The first Guantanamo detainee to face a civilian trial is a cold-blooded killer and terrorist who slipped away the day before his cohorts carried out a plot to attack two U.S. embassies in Africa in 1998, a prosecutor said Monday in closing arguments.

Ahmed Ghailani joined two known al-Qaida operatives on a plane to Pakistan, where they could "congratulate themselves on the massacre of innocents they have caused," Assistant U.S. Attorney Harry Chernoff told jurors in federal court in Manhattan.

Chernoff asked the jury to reject defense claims that Ghailani was an unwitting dupe for a terror cell. He said the men were thugs operating on orders from Osama bin Laden.

"This is Ahmed Ghailani. This is al-Qaida. This is a terrorist. This is a killer," he said at the close of a daylong argument. "I'm asking you to return a verdict of guilty on all counts."

Prosecutors allege Ghailani helped an al-Qaida cell buy a truck and components for explosives used in a suicide bombing in his native Tanzania on Aug. 7, 1998. The attack in Dar es Salaam and a nearly simultaneous bombing in Nairobi, Kenya, killed 224 people, including 12 Americans.

Authorities say that while Ghailani was on the run, he spent time in Afghanistan as a cook and bodyguard for bin Laden and later as a document forger for al-Qaida in Pakistan.

He was captured in 2004 and held by the CIA at a secret overseas camp before being transferred to Guantanamo in 2006.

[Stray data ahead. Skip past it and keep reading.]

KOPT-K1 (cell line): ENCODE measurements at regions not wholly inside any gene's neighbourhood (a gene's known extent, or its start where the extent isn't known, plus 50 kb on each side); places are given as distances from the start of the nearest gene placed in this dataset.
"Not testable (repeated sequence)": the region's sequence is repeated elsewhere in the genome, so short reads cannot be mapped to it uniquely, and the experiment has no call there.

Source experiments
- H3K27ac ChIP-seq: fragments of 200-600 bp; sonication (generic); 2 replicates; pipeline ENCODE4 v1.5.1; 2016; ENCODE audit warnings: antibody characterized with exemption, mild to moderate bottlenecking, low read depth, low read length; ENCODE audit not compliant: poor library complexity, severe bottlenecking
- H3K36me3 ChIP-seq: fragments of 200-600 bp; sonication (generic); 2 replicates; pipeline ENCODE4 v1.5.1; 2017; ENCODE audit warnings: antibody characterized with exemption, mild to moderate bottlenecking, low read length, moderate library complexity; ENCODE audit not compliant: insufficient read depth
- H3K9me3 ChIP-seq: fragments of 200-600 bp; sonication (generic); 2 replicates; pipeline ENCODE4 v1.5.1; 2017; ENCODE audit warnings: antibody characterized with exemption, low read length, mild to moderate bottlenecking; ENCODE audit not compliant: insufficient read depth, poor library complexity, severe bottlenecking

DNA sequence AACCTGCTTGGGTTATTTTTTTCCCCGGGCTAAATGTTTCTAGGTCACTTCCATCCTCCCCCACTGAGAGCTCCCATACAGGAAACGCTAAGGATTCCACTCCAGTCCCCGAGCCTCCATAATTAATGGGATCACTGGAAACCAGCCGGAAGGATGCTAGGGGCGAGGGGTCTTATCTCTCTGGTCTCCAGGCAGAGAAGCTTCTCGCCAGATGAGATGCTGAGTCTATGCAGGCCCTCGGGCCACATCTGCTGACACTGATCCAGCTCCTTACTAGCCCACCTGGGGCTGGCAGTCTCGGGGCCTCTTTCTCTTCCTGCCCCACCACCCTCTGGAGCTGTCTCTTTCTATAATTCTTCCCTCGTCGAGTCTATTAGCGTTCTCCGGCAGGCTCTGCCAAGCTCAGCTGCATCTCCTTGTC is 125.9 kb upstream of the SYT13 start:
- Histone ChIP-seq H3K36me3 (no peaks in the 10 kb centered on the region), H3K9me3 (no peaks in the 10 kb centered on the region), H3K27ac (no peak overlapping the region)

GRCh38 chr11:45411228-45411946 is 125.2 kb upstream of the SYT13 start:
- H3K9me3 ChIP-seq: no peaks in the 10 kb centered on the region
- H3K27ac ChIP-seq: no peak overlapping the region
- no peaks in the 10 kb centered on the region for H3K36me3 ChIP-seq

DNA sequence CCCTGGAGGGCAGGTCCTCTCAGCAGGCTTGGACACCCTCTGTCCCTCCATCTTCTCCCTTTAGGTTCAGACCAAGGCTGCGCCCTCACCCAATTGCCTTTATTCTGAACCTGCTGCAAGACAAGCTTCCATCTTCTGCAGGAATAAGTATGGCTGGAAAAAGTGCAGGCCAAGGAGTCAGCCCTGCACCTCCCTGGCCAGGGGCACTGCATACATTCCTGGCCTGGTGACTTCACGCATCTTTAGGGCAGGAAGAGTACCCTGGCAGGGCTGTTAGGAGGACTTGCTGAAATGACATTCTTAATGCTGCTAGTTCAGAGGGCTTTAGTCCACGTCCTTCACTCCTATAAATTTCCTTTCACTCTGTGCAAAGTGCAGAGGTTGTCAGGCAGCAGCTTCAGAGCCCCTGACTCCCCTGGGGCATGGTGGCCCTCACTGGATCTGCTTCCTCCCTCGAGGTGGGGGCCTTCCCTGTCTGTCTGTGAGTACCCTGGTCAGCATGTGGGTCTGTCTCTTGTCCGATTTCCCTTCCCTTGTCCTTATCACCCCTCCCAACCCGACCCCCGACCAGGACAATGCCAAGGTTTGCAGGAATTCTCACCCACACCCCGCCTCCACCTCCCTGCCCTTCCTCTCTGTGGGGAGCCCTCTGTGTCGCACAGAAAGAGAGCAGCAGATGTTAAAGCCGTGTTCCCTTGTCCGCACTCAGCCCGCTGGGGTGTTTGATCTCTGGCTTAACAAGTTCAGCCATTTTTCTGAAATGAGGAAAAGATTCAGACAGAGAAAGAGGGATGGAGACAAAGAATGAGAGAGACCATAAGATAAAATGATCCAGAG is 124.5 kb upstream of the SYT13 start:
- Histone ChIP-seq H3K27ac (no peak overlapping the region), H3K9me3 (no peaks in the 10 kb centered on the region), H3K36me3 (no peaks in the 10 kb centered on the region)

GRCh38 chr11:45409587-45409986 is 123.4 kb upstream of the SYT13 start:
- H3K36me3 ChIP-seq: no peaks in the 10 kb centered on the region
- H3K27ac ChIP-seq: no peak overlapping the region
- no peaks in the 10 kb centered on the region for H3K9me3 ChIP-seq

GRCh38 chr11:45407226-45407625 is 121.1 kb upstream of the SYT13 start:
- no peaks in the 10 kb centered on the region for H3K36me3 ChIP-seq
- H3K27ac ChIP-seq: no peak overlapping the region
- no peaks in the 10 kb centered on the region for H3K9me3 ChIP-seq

After the decision to put the 36-year-old detainee on trial in New York, a judge dealt the government a setback by barring testimony from a key witness identified by the CIA. Harsh interrogations techniques used by the CIA made the evidence unconstitutional, the judge ruled.

Despite the decision, the government has been given broad latitude to reference al-Qaida and bin Laden.

The jury heard a former al-Qaida member who has cooperated with the government describe how bin Laden took the group in a more radical direction with a 1998 fatwa against Americans.

Bin Laden accused the United States of killing innocent women and children in the Middle East and decided "we should do the same," L'Houssaine Kherchtou said on the witness stand.

A prosecutor read aloud the fatwa, which called on Muslims to rise up and "kill the Americans and plunder their money wherever and whenever they can find it."

Other witnesses described how Ghailani bought gas tanks used in the truck bomb with cash supplied by the terror group, how the FBI found a blasting cap stashed in his room at a cell hideout and how he lied to family members about his escape, telling them he was going to Yemen to start a new life. Instead, prosecutors say, he boarded the one-way flight to Pakistan using a false name.

Ghailani's attorney was expected to give his closing argument on Tuesday followed by a government rebuttal.